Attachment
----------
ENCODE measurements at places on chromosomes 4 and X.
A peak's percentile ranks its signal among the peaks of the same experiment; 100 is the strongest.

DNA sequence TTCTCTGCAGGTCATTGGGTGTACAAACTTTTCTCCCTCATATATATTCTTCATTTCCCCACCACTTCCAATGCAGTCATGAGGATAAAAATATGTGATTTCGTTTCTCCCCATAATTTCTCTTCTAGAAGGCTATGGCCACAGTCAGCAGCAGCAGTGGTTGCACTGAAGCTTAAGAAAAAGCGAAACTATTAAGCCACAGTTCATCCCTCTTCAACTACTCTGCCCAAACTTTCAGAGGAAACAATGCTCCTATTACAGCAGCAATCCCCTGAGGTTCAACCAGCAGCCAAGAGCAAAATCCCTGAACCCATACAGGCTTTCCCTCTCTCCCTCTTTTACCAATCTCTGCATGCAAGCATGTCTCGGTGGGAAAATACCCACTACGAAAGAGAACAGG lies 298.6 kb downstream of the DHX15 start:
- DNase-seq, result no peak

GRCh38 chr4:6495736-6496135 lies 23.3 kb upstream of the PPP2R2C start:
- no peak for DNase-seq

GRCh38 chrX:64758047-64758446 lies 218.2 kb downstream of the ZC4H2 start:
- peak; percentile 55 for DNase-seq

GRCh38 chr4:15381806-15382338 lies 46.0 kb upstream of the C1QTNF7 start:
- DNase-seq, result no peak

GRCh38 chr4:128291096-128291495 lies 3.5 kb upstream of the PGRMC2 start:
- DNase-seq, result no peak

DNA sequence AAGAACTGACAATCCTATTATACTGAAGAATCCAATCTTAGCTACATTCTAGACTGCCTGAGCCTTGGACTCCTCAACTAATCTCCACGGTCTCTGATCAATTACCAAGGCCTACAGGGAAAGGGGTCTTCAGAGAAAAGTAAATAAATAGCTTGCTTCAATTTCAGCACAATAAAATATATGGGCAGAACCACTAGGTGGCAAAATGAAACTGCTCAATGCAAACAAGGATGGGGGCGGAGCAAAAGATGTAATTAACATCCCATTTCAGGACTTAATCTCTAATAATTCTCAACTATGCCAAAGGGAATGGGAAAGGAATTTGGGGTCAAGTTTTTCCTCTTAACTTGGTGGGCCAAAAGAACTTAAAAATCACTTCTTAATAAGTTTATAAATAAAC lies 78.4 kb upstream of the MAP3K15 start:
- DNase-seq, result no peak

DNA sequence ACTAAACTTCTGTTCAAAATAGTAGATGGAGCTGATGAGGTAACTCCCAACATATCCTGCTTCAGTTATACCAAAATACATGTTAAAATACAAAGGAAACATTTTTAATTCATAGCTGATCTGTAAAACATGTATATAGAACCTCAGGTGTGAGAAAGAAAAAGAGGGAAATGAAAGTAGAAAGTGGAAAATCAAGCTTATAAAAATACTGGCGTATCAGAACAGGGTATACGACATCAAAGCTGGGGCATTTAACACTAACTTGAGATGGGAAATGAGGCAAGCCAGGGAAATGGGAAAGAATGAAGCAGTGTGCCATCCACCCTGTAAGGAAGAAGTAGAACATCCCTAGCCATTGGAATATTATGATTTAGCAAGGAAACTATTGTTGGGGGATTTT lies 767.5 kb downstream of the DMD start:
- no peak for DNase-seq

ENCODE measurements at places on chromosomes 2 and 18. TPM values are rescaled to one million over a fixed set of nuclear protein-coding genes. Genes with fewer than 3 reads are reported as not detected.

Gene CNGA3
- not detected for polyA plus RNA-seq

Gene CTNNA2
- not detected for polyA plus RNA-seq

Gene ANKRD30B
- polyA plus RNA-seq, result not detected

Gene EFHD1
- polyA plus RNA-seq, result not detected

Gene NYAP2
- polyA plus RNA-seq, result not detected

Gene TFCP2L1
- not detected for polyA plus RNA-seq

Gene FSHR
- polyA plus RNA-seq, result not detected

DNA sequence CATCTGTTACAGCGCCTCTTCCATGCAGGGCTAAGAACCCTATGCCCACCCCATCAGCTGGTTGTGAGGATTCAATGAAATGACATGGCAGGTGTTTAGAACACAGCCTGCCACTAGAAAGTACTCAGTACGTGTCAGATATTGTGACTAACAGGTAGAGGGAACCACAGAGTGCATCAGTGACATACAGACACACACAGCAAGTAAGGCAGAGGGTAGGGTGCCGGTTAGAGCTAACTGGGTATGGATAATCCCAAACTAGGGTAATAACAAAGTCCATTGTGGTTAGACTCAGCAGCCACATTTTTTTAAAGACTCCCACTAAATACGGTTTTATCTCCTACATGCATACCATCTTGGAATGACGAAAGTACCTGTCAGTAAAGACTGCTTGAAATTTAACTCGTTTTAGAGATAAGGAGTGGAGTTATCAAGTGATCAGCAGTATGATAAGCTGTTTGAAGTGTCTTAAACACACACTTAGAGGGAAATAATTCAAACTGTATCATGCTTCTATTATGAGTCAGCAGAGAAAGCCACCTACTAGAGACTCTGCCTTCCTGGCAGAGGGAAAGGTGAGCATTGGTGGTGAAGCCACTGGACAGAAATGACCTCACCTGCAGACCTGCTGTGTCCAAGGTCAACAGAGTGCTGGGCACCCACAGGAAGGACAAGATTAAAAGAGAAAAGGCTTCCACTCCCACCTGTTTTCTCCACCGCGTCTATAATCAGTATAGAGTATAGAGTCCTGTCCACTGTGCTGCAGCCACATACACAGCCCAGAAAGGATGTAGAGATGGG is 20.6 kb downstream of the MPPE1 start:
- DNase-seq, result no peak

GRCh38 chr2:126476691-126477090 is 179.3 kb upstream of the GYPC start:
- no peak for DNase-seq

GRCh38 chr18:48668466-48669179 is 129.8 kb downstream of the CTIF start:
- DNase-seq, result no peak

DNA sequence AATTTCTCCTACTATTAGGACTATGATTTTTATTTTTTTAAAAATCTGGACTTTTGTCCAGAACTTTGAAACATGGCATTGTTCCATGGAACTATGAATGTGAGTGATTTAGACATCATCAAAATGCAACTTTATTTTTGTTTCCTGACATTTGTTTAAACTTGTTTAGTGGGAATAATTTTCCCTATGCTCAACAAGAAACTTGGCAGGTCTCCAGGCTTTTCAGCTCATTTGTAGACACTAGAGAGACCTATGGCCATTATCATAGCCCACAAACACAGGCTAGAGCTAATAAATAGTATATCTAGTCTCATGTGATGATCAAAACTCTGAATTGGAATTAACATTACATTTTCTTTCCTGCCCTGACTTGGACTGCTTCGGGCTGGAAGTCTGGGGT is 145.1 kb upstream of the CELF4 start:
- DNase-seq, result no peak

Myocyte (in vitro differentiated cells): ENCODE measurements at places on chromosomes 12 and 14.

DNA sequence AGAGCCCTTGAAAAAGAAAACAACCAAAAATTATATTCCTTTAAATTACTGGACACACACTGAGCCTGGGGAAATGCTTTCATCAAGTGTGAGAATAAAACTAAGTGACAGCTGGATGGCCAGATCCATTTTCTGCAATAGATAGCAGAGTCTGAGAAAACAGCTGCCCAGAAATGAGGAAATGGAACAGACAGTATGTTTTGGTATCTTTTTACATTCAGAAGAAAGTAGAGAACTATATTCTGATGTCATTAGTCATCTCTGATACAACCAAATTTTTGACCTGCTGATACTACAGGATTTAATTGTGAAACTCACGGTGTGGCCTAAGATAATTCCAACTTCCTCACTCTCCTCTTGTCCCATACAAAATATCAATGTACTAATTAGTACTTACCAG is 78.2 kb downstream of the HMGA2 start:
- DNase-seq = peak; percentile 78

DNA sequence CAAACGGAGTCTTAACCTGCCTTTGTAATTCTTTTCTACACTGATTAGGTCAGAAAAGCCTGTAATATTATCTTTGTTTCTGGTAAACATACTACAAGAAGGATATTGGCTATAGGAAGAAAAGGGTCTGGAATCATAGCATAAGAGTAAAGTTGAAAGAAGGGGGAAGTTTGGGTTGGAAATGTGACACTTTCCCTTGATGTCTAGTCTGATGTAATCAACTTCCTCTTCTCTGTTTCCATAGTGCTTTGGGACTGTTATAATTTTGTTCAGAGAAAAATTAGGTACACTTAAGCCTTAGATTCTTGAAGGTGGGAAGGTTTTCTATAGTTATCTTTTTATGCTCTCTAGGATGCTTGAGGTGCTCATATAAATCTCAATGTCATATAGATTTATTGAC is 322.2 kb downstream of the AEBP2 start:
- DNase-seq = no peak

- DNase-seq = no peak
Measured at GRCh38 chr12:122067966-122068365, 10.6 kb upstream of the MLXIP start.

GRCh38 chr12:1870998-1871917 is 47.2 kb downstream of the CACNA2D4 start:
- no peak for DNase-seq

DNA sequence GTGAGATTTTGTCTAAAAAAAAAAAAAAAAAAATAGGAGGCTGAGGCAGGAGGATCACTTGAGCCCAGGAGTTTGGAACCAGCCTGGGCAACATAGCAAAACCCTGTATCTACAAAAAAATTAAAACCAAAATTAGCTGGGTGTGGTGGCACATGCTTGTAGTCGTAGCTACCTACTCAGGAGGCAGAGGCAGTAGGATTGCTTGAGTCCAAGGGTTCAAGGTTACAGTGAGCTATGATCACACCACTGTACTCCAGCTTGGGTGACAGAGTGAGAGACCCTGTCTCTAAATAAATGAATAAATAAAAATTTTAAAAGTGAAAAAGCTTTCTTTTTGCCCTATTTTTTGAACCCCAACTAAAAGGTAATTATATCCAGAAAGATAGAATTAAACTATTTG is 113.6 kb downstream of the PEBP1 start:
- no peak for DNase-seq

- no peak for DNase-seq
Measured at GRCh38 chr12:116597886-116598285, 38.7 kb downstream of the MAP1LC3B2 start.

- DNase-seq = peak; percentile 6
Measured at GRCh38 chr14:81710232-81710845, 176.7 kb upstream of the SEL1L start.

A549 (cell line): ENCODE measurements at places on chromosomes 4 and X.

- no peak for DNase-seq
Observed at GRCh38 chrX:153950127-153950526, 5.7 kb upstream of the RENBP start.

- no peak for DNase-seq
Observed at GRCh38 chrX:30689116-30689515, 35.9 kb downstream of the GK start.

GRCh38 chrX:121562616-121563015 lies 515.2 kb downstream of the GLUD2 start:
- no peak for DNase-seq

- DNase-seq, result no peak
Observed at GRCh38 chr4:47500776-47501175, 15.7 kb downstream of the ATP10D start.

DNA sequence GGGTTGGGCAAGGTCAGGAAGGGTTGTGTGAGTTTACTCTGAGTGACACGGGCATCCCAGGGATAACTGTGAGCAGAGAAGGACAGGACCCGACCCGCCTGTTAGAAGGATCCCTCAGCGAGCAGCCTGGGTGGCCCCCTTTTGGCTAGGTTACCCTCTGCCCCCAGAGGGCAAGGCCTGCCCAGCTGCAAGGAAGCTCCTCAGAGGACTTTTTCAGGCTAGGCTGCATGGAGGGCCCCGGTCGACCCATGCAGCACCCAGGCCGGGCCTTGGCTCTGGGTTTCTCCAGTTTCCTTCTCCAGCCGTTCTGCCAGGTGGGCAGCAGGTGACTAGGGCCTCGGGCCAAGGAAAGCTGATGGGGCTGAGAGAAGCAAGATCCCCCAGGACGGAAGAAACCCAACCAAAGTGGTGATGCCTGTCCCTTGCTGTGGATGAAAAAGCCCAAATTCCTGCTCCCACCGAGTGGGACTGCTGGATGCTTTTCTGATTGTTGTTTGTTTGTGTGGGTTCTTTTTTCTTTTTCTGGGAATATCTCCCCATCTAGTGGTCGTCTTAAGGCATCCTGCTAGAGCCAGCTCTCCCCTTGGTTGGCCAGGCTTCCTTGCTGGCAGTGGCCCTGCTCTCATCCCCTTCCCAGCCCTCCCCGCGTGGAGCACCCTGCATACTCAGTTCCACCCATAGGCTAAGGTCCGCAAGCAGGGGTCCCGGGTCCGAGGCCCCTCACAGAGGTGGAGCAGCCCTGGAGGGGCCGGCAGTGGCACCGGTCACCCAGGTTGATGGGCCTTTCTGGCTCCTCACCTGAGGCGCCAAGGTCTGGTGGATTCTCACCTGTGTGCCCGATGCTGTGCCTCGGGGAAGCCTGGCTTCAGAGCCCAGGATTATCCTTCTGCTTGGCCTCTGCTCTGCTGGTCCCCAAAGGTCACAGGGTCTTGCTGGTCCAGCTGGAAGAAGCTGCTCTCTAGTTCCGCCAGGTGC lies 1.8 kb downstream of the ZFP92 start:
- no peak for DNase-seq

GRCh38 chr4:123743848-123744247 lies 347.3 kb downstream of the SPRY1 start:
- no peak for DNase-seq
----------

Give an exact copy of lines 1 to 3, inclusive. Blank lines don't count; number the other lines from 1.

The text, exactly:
ENCODE measurements at places on chromosomes 4 and X.
A peak's percentile ranks its signal among the peaks of the same experiment; 100 is the strongest.

DNA sequence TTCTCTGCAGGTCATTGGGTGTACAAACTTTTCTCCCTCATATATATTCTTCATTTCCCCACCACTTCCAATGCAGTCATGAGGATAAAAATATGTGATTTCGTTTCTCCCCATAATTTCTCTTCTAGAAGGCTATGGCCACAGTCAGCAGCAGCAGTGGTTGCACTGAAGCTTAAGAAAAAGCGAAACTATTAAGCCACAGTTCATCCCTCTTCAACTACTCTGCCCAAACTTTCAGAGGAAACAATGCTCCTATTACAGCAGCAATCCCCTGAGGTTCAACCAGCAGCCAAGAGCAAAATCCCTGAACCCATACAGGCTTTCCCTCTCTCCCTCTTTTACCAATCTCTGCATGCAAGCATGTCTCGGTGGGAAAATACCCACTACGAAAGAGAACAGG lies 298.6 kb downstream of the DHX15 start: